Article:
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A rendering of the interior of the  Sharvy Umbeck Science and Mathematics Center.

Revitalize Green Oaks Biological Field Station


Beverly Holmes

Vice President for Advancement

2 East South Street

Galesburg, IL 61401- 4999


888-566-9265 (Toll Free)

Fax: 309-341-7770


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A fall sunset from the west side of Ford Center for the Fine Arts

How Green Oaks Will Look

The new Green Oaks has been designed as an integrated complex of three buildings designed to accommodate both day trips and longer stays.

Building One

On the shore of Lake Sharvey, Building One includes a library and classroom lab space, faculty lab space, storage for ongoing research and art projects, and a communal kitchen and dining hall that can accommodate up to 75 guests.

Buildings Two and Three

A short walk from the main area, Building Two and Three will house two residential wings with living space for up to 30 students, with a separate faculty residence, on-site laundry room, and both indoor and outdoor communal areas.

How Green Oaks Will Work

Through our partnership with architect Christner Inc., and in consultation with Hellmuth + Bicknese Architects, we have developed a plan to create a Living Building at Green Oaks-a building that produces more resources than it consumes.

Though the engineering behind a Living Building is complex, the principles that guide its design are simple. As in nature, a Living Building must:

  1. Eliminate Waste. That applies not only to the construction process, but also to ongoing day-to-day operations. For instance, our design will route wastewater and solid waste through gravel and wet- land vegetation, converting it into nutrients, nitrogen, and oxygen.
  2. Operate On Solar Energy. Solar cells will provide 105 percent of Green Oak's annual power needs-but the buildings will also be connected to the grid so that additional power can be purchased if needed on cloudy days or at night. When excess power is generated, it will be sold to other users, reducing the need for coal- or gas-generated power elsewhere.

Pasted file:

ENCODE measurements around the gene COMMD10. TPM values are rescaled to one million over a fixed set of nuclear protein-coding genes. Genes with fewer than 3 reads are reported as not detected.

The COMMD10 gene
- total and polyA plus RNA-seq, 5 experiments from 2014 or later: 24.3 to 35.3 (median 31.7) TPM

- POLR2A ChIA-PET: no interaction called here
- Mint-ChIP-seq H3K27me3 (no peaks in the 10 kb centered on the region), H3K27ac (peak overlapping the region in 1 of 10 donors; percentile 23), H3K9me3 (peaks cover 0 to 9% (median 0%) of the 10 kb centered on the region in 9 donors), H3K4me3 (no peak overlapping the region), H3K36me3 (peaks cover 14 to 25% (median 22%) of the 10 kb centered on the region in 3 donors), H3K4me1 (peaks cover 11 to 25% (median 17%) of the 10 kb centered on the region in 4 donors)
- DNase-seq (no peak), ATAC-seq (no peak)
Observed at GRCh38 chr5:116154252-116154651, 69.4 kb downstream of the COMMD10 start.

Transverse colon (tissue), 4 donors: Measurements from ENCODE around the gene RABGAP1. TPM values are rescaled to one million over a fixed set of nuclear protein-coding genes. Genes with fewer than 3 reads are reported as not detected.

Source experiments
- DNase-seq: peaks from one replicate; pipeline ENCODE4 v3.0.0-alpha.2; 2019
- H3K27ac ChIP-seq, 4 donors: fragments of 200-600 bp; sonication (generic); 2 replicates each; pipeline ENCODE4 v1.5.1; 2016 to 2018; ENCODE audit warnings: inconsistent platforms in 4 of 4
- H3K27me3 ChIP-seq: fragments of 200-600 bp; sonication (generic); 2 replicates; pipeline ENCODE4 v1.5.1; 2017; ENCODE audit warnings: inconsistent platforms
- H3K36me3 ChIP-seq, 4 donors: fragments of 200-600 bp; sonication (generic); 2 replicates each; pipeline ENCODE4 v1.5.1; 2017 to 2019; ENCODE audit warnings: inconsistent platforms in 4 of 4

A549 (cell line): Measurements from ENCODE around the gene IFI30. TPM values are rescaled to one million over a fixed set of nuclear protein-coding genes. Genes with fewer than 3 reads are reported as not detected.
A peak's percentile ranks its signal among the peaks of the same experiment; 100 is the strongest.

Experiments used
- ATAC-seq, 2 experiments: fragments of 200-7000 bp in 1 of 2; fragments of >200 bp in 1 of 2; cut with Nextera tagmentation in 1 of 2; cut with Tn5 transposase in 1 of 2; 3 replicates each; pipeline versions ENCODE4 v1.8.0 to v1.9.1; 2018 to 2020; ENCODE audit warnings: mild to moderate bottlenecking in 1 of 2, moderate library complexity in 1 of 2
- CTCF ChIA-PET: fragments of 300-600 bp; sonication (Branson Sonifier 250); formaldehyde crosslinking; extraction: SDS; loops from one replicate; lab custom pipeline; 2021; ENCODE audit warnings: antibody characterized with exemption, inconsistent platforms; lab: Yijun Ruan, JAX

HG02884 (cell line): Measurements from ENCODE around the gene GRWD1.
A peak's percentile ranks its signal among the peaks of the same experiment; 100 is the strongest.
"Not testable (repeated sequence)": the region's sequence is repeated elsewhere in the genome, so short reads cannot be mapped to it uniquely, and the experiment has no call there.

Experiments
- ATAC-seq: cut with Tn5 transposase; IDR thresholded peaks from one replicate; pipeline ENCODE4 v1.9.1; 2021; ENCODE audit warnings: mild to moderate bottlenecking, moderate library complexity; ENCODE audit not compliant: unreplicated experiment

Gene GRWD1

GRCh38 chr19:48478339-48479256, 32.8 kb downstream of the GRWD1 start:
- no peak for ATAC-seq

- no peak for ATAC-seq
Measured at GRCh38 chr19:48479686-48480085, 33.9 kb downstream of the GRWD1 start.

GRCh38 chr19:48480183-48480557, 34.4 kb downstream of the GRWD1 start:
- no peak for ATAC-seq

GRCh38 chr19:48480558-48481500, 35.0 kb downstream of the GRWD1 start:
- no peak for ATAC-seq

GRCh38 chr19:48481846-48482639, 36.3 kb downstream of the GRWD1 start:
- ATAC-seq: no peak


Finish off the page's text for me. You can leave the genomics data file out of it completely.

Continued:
3. Purify Water. With roofs designed to facilitate rainwater collection and carbon filters and ultraviolet light to purify that water, the building is designed to serve as its own source of clean water.
  4. Create Oxygen. Oxygen will be produced not only from from the site's extensive woodlands and vegetation but also as a byproduct of natural waste treatment.
  5. Rely On Local Materials. The Living Building Challenge requires that 20 percent of the materials be sourced from within 500 kilometers (300 miles) of Green Oaks, 30 percent from within 1000 kilometers (600 miles), 25 percent from within 5,000 kilometers (3,000 miles), and the final 25 percent from any location. In addition to finding local sources for wood, limestone, and sandstone, we are exploring the use of salvage materials, such as reclaimed brick or lighting fixtures, in the final design.
  6. Be Resilient. Just as the natural world can weather damage from storms and fires, Green Oaks will be able to support life in the event of a significant disruption, offering a reliable supply of electricity and water, with sturdy emergency shelters for significant weather events.
  7. Be Beautiful. Green Oaks' strong connections to nature will inspire students and visitors with the possibility of all we can dream and achieve.

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Printed on Saturday, January 19, 2019